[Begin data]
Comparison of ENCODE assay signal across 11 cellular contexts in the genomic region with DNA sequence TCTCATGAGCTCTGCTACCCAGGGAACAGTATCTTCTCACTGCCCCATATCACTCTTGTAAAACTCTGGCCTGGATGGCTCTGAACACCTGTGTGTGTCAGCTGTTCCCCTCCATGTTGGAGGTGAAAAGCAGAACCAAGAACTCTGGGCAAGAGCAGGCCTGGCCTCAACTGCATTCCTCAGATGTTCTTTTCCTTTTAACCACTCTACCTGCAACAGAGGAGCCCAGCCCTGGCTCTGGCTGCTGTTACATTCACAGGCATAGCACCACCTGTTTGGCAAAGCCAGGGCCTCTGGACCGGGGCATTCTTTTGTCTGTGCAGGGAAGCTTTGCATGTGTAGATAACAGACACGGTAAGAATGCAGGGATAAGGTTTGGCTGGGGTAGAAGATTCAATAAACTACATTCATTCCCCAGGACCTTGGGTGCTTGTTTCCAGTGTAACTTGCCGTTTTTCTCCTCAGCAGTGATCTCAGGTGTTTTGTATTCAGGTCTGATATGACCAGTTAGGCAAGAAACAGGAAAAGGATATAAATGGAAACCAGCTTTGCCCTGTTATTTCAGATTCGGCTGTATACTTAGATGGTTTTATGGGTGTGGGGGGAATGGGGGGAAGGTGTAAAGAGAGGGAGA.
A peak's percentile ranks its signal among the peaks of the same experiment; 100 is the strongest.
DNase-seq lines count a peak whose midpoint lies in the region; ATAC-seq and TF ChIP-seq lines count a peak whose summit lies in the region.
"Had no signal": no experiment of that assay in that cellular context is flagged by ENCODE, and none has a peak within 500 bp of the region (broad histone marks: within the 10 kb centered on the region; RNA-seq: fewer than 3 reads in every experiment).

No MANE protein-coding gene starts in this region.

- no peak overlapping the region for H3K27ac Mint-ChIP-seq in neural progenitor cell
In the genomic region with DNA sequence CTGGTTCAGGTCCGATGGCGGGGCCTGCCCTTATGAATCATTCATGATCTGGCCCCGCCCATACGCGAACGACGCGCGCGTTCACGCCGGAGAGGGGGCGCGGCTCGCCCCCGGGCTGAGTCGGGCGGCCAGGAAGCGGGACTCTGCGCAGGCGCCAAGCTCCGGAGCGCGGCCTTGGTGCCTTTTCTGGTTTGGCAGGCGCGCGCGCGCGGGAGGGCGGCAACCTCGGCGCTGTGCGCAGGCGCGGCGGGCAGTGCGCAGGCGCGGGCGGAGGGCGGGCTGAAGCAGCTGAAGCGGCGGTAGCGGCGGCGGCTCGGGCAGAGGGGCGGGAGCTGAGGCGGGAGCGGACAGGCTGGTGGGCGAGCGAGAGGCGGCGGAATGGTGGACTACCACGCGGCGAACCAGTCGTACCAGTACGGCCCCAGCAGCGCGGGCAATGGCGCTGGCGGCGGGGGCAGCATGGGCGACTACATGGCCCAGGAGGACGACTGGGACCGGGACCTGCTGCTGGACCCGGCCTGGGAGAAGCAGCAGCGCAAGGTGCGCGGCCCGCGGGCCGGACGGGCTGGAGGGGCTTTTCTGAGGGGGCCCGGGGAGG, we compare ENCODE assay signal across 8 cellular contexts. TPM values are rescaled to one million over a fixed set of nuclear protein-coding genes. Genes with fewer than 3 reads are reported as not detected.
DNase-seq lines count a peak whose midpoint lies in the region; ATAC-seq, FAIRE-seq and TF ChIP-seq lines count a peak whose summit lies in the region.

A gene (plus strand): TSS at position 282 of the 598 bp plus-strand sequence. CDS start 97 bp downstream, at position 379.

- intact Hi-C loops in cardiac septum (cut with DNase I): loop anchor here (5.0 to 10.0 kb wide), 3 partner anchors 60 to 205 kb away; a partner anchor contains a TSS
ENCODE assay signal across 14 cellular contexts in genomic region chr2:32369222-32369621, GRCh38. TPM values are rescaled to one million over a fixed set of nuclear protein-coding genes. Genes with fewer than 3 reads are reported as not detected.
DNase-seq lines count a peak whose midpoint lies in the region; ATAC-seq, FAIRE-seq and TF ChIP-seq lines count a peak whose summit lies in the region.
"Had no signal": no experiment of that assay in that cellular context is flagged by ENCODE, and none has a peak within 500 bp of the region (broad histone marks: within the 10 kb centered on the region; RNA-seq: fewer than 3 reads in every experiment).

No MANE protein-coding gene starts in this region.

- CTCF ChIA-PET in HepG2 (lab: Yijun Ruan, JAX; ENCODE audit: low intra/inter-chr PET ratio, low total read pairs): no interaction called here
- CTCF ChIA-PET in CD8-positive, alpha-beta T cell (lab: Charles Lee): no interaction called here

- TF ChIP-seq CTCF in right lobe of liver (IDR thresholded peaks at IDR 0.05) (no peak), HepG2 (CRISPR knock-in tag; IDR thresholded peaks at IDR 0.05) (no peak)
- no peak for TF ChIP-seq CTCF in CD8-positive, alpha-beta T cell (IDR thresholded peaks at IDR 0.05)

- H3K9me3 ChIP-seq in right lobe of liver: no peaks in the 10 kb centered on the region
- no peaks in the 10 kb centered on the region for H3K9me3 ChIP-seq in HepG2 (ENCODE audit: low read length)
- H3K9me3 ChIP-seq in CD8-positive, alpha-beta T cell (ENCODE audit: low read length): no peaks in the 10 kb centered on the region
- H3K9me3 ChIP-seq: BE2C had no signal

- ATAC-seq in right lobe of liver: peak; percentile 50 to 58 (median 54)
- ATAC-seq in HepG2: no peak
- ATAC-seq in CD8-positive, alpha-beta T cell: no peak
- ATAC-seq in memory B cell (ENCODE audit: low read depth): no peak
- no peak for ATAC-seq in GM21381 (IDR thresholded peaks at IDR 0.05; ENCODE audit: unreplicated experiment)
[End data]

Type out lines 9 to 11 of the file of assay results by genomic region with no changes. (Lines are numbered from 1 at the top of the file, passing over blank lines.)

A gene (plus strand): TSS at position 282 of the 598 bp plus-strand sequence. CDS start 97 bp downstream, at position 379.

- intact Hi-C loops in cardiac septum (cut with DNase I): loop anchor here (5.0 to 10.0 kb wide), 3 partner anchors 60 to 205 kb away; a partner anchor contains a TSS
ENCODE assay signal across 14 cellular contexts in genomic region chr2:32369222-32369621, GRCh38. TPM values are rescaled to one million over a fixed set of nuclear protein-coding genes. Genes with fewer than 3 reads are reported as not detected.